The contestability of time travel may prove to be the most fascinating aspect of the drama. It's also a new twist to Kdramaland's increasing macabre fixation with serial murders. A good excuse to raise the body count. It isn't just the tourism murders that call into the question the entire enterprise but there are other murders involving rough looking men with long hair and leather jackets who have a thing about dead cats. Who are they taking their orders from? It seemed initially that Seok O-won might be behind this and yet it is possible that there's a third party calling the shots. The contestability of time travel will undoubtedly turn it into the pandora's box that Seok O-won hints darkly at. It's a double-edged sword depending on who's wielding it.

The time card brings Min-hyuk face to face with the woman he loves and is stopped in his tracks. Is she his Tae-yi? According to Schrodinger's thought experiment... the answer is no... and yes. He knows her but not her as she is now but as she will be. But to add insult to injury he thinks she's another Tae-yi from a parallel universe, out of his reach. Are we all sufficiently discombobulated yet?

Min-hyuk is wrestling with the same issues Jin-gyeom does. Who is this woman? Should he care? As long as she doesn't have memories of him, she can't be his Tae-yi. Just as Jin-gyeom has concluded that the professor can't be his mother. Appearances, habits and personality aren't everything if they have no shared memories. According to the premise laid down here, her identity is not necessarily determined by who she thinks she is or what she does alone BUT by how she is perceived by the people who know her best. Tae-yi from 2050 apart from being a scientist was also someone's lover and then someone's mother.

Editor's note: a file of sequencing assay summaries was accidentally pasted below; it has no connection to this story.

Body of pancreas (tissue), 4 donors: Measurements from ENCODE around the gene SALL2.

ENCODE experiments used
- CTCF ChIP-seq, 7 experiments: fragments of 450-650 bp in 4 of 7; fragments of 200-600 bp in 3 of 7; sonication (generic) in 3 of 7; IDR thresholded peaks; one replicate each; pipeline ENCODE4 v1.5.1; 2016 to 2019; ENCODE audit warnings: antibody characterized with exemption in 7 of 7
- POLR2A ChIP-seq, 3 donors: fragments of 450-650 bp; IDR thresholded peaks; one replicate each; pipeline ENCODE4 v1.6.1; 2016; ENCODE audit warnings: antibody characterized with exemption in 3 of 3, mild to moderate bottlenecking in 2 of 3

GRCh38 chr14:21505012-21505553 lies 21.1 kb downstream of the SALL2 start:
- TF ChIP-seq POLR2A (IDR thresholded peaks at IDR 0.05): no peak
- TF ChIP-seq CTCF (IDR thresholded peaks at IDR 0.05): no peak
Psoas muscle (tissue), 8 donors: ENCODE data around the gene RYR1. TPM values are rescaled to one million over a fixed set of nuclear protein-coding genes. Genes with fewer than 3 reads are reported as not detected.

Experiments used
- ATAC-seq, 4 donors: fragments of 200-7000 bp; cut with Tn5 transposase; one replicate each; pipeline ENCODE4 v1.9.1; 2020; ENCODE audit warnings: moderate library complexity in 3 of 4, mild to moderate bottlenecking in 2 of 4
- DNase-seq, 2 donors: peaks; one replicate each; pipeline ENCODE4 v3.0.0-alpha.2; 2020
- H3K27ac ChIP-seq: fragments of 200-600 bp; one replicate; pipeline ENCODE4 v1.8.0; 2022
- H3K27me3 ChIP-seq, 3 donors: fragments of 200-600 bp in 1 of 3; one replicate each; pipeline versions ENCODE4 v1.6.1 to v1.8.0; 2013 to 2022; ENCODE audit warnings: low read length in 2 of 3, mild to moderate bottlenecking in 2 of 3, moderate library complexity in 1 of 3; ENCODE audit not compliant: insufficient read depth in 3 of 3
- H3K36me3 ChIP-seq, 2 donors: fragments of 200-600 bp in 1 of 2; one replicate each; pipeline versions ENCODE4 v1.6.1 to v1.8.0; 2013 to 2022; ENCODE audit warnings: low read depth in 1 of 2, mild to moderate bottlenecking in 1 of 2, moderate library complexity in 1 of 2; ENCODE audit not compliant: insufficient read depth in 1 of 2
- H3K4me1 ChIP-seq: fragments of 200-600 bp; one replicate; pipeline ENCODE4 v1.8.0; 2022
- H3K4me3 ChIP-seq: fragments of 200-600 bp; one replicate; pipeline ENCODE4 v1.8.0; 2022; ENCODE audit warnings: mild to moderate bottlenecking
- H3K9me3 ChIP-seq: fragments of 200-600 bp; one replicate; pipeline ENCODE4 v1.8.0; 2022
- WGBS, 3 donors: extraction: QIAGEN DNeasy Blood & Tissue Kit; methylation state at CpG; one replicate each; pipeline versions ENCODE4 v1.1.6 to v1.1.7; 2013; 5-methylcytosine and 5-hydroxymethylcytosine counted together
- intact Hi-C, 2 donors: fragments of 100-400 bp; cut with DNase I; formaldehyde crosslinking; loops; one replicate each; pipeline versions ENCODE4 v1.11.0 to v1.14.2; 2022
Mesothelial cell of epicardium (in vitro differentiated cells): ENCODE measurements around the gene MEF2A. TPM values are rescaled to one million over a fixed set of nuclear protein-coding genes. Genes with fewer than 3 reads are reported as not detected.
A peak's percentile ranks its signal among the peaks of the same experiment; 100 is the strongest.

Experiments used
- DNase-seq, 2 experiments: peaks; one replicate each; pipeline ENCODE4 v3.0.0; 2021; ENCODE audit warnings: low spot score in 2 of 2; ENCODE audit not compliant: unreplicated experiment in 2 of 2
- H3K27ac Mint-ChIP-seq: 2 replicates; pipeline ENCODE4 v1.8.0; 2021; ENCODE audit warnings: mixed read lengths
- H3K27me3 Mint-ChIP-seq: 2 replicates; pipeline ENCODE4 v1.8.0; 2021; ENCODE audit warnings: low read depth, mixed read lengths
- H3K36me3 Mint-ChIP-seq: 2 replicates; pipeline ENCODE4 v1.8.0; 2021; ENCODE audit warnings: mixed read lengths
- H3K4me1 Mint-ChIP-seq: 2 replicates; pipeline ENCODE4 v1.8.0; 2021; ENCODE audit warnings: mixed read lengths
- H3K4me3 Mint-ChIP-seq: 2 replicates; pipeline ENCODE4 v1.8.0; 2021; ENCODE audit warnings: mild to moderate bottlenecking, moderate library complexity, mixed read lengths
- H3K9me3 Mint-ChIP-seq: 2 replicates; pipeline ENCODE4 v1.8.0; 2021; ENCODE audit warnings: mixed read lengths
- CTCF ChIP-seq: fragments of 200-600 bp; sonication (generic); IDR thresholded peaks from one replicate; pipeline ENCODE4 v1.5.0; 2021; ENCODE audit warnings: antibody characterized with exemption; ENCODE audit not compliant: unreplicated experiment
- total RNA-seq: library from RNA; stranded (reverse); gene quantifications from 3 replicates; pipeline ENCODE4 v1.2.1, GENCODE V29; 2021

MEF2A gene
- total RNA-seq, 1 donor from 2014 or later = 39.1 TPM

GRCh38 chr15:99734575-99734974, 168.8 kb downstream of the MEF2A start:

The time card is the key... not just for accessing the temporal mechanism but the key to all those involved in this relationship web to find out the truth about the past. 1992 and 2010. Min-hyuk's entry at this point in 2020 Tae-yi's existence suggests that the show might be avoiding an icky Oedipal scenario. Although the constant sparring between father and son might indicate otherwise. Certainly on Jin-gyeom's side, his interest in present-day Tae-yi is purely for the fact she resembles his mother in striking ways. He must also feel some responsibility for drawing her into this dragnet of inexplicable danger that grows even more inexplicable as the web of intrigue expands to include a whole assortment of unsavoury characters that have come from nowhere.